Now With More Than 3600 Reviews! Go Nuts - Read 'Em All!!

WELCOME! Use the search engines on this site (or your own off-site engine of choice) to gain easy access to the complete MAKSQUIBS Archive; over 3600 posts and counting. (New posts added every day or so.)

You can check on all our titles by typing the Title, Director, Actor or 'Keyword' of your choice in the Search Engine of your choice (include the phrase MAKSQUIBS) or just use the BLOGGER Search Box at the top left corner of the page.

Feel free to place comments directly on any of the film posts and to test your film knowledge with the CONTESTS scattered here & there. (Hey! No Googling allowed. They're pretty easy.)

Send E-mails to . (Let us know if the TRANSLATE WIDGET works!) Or use the Profile Page or Comments link for contact.

Thanks for stopping by.

Sunday, February 24, 2013


Two great movie teams arrived in ‘35. (Three if you count Shirley Temple & Bill ‘Bojangles’ Robinson.) Olivia de Havilland & Errol Flynn made CAPTAIN BLOOD @ Warners, a match that’s never gone out of fashion; and Jeanette MacDonald & Nelson Eddy paired on this one @ M-G-M where they were blissfully out of fashion (and wildly popular) right from the start. Maybe that was the secret to their silly charm in films that positively churned out cash until WWII stopped them in their tracks. For their debut, M-G-M plumped up a Victor Herbert operetta from 1911 . . . and made sure they winked at themselves after each number, making their audience co-conspirators. Jeanette plays a French aristo fleeing an arranged marriage, while Nelson is the mercenary soldier who saves her from pirates and society. Talk about covering your bases! And while the film comes with sizable production values, it doesn’t feel polished to death like their later pics. The two got lucky when stolid helmer Robert Z. Leonard tossed the megaphone off to rough-and-ready W. S. Van Dyke who establishes a lively pace for the first act and allows some pretty outrageous supporting work from Frank Morgan and that great vulgarian Elsa Lancaster when the romance heats up and things slow down. He even stirs up a modicum of dash from the generally lethargic Eddy. (Or is it Eddy’s slightly leaner face which lends him a handsome, slightly bemused look?) Jeanette takes care of herself, with a face that’s still poutingly pinchable, helped along by William Daniels’ camera and what looks like a new lens on a couple portrait shots. The old Herbert score has three or four tunes that won’t leave your head (try as you might!) and hovering above, the American Liebestod, AH, SWEET MYSTERY OF LIFE, which gets teased & plugged before it's finally sung thru . . . and reprised. Ridiculous and irresistible, everyone should see a couple of these hearty song-fests. But stick with the earlier titles.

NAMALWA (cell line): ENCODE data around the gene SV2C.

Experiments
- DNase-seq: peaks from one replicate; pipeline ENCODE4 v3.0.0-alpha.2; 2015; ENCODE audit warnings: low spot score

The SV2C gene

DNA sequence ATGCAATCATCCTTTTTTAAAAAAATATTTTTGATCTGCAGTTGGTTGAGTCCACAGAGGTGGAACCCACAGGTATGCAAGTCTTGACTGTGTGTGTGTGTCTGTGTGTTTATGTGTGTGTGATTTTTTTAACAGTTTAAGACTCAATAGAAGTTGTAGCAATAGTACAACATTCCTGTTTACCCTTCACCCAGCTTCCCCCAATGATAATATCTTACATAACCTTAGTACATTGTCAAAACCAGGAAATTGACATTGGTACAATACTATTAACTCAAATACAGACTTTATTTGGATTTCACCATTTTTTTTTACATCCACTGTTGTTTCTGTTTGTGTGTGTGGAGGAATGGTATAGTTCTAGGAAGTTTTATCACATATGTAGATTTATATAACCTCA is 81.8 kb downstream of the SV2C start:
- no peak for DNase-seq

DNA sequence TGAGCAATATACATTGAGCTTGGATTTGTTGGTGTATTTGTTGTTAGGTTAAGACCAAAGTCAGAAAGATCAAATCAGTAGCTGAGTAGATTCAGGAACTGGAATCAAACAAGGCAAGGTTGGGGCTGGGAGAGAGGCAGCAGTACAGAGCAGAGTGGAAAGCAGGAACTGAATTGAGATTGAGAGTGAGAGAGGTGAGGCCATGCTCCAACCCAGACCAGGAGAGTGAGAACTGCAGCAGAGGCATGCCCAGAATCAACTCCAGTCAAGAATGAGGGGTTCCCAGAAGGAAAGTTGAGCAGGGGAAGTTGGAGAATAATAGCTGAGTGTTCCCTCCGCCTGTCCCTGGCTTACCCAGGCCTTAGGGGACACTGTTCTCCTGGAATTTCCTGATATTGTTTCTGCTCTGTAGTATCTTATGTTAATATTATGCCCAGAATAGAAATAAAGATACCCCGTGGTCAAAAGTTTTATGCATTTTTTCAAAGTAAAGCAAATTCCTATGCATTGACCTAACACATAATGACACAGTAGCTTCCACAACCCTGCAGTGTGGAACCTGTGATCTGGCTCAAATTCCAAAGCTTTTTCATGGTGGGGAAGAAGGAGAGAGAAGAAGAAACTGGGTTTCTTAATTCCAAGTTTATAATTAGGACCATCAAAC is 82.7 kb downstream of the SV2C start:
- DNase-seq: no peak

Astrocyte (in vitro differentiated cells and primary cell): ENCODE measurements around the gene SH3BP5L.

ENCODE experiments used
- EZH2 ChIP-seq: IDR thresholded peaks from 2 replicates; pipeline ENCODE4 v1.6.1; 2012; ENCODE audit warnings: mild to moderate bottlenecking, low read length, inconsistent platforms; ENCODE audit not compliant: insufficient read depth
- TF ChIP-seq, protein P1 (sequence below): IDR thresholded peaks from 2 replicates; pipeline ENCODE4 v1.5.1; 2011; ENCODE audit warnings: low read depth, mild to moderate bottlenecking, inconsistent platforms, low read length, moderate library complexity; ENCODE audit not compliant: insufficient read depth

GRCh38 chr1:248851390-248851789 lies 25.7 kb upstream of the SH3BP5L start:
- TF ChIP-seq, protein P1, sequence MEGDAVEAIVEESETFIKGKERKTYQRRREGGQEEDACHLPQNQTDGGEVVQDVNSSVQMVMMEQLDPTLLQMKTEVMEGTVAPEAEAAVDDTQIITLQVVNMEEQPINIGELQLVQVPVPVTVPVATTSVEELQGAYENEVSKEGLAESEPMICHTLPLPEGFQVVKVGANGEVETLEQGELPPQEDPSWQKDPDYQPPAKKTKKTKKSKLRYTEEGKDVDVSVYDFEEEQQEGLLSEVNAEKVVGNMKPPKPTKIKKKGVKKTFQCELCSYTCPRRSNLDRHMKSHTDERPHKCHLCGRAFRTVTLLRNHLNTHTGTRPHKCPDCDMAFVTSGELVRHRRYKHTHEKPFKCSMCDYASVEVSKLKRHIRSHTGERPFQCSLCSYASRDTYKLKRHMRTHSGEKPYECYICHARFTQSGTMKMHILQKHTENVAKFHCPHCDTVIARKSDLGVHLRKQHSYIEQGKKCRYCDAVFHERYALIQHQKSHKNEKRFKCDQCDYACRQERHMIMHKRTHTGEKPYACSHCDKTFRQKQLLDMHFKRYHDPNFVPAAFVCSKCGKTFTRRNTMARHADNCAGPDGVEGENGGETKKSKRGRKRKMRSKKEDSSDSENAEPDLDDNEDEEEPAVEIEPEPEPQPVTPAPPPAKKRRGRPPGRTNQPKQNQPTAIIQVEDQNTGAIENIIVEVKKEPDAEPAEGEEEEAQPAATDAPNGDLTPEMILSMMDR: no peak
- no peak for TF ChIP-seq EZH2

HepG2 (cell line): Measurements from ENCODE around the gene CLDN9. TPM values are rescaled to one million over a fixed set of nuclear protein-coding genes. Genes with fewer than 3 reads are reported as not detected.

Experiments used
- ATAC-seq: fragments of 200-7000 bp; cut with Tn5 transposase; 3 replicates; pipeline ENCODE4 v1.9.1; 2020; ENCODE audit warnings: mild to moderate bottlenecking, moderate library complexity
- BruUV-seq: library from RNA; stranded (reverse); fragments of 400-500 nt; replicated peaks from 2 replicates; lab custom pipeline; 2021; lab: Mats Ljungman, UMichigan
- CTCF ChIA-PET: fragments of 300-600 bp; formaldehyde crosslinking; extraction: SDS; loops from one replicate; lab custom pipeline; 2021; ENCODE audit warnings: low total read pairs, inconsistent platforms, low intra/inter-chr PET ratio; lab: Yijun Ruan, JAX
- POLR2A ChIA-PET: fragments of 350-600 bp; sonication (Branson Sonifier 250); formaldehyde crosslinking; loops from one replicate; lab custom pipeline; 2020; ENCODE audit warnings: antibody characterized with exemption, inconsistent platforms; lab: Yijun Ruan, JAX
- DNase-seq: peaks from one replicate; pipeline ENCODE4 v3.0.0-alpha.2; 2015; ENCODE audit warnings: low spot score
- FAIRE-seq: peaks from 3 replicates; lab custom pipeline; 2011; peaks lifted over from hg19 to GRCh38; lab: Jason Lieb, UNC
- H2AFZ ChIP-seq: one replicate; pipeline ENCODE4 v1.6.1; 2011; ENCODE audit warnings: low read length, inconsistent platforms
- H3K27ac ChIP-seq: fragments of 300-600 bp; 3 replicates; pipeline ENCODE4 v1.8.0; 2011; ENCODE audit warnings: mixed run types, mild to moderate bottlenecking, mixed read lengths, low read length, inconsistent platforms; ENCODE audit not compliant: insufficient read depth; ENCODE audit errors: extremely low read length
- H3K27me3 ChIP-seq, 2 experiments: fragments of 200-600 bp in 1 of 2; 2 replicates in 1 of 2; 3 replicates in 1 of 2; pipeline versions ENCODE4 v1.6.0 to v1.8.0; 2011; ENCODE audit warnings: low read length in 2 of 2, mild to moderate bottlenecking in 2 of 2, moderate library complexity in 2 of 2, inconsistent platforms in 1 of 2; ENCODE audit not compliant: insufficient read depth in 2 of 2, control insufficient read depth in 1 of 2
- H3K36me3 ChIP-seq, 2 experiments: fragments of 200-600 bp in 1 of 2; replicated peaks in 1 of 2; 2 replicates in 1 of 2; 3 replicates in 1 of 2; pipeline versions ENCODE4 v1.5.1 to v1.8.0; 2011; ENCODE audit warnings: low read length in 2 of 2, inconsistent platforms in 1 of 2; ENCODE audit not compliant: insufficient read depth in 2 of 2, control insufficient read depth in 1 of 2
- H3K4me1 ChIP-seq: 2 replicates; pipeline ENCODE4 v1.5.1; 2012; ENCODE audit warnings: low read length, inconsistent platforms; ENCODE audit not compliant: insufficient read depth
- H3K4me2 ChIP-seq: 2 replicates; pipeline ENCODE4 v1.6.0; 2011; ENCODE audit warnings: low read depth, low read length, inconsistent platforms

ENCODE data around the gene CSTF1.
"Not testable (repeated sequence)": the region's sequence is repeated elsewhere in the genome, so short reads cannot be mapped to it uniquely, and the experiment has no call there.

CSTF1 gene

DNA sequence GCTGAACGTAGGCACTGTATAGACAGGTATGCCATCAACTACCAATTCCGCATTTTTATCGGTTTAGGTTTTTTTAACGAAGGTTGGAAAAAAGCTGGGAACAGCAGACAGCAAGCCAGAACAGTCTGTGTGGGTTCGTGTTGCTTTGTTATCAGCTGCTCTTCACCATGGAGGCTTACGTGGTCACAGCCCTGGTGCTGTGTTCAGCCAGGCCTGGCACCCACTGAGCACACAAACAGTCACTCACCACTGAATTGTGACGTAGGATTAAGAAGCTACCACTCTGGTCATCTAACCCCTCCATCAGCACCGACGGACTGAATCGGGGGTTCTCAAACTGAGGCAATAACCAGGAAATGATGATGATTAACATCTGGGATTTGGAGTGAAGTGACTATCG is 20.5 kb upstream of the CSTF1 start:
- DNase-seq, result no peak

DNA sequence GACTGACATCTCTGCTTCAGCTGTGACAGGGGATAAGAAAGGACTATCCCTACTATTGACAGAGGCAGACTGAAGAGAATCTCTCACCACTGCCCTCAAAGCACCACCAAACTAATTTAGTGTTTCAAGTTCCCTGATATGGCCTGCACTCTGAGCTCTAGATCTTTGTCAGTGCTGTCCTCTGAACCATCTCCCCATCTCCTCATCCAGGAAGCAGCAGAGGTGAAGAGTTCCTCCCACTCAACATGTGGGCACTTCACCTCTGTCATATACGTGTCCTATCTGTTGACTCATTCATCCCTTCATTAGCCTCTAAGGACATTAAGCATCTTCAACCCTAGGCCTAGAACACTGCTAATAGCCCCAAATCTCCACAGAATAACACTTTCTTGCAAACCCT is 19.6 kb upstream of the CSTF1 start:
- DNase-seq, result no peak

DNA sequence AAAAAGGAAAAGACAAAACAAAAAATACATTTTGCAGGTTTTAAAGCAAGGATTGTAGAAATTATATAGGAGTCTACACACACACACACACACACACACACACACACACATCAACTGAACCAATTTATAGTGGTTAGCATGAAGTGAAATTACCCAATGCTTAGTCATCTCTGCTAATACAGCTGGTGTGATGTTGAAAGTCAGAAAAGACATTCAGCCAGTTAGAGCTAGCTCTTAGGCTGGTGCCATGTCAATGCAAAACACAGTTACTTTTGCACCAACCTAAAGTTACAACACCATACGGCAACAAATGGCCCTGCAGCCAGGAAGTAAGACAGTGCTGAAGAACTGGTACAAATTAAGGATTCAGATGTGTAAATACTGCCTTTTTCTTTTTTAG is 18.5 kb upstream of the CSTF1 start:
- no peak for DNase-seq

No comments: